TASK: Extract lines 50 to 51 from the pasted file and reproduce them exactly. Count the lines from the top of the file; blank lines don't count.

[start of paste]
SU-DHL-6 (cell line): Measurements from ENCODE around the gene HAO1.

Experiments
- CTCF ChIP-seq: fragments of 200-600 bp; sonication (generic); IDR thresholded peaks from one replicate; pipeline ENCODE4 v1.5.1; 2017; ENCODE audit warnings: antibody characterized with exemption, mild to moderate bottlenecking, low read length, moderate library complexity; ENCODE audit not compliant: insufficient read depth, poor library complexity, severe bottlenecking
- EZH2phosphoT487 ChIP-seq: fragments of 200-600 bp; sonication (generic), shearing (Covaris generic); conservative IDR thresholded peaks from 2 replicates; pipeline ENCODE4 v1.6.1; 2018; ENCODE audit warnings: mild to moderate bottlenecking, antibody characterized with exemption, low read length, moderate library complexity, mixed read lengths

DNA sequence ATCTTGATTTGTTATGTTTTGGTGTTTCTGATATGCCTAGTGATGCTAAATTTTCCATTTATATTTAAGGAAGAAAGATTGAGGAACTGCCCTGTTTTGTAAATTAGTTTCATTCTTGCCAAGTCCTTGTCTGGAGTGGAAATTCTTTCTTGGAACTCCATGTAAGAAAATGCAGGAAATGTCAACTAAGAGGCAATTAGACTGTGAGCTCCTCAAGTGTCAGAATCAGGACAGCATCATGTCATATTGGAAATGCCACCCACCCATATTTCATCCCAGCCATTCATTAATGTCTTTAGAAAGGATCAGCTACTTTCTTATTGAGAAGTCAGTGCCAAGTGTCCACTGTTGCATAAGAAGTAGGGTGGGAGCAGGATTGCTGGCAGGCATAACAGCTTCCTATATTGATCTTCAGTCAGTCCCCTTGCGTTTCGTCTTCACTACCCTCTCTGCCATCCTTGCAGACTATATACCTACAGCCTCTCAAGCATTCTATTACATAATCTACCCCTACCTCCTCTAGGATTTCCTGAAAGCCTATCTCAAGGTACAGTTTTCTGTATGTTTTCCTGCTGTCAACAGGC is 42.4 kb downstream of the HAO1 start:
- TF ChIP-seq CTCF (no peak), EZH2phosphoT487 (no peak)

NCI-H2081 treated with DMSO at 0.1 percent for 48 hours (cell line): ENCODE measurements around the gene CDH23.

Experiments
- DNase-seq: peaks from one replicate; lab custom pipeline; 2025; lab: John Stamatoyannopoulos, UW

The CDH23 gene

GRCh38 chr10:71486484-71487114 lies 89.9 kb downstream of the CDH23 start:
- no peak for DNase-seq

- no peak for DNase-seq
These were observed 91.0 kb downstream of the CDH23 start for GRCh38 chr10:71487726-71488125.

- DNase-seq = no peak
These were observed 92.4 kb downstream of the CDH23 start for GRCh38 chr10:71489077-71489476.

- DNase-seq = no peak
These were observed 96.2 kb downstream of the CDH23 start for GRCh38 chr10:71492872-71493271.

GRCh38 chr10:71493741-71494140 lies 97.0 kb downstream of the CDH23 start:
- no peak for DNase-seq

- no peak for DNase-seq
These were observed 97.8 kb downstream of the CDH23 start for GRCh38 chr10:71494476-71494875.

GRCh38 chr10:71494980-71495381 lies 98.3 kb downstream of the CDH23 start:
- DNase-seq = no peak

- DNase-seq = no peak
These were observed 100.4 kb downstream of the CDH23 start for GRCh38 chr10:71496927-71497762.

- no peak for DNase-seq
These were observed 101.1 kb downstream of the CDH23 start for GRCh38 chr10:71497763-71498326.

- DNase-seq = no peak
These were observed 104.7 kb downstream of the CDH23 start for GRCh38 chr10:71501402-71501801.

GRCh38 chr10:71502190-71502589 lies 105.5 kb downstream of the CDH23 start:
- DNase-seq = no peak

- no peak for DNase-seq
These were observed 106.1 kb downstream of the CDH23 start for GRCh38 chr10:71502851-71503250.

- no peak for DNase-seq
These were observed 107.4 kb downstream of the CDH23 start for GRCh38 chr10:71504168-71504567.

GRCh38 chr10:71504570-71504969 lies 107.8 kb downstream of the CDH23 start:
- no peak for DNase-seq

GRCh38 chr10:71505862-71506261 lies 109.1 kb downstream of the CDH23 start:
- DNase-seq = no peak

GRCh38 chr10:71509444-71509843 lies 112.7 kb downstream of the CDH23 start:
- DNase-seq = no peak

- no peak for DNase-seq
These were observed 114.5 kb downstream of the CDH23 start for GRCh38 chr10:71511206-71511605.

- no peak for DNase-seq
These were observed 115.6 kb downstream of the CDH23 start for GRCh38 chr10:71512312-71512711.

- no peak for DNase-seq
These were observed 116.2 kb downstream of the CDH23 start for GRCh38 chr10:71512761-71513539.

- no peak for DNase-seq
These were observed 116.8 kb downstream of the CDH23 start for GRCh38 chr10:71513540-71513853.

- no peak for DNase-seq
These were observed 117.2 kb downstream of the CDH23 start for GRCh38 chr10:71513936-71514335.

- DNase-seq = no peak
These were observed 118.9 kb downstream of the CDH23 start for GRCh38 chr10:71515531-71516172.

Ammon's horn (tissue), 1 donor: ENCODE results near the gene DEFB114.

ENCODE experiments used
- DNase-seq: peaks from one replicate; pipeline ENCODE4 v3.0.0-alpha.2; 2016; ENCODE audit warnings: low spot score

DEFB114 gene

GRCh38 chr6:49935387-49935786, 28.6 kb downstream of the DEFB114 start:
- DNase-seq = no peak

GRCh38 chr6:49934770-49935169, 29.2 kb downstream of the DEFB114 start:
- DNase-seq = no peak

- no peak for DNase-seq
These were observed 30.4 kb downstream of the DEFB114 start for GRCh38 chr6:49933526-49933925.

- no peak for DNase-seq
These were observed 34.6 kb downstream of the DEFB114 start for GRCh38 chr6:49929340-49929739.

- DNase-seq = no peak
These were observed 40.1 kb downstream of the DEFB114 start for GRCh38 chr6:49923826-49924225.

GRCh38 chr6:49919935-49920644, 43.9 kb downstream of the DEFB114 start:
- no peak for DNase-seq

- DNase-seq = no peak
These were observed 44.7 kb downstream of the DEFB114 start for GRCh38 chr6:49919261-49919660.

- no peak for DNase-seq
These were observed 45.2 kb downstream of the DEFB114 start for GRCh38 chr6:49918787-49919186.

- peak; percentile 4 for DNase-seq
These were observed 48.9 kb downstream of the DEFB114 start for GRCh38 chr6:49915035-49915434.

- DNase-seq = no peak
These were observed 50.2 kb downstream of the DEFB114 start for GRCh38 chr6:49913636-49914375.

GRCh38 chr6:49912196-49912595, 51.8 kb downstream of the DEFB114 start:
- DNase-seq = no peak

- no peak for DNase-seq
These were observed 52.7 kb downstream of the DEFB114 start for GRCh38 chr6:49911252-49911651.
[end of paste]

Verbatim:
These were observed 116.8 kb downstream of the CDH23 start for GRCh38 chr10:71513540-71513853.

- no peak for DNase-seq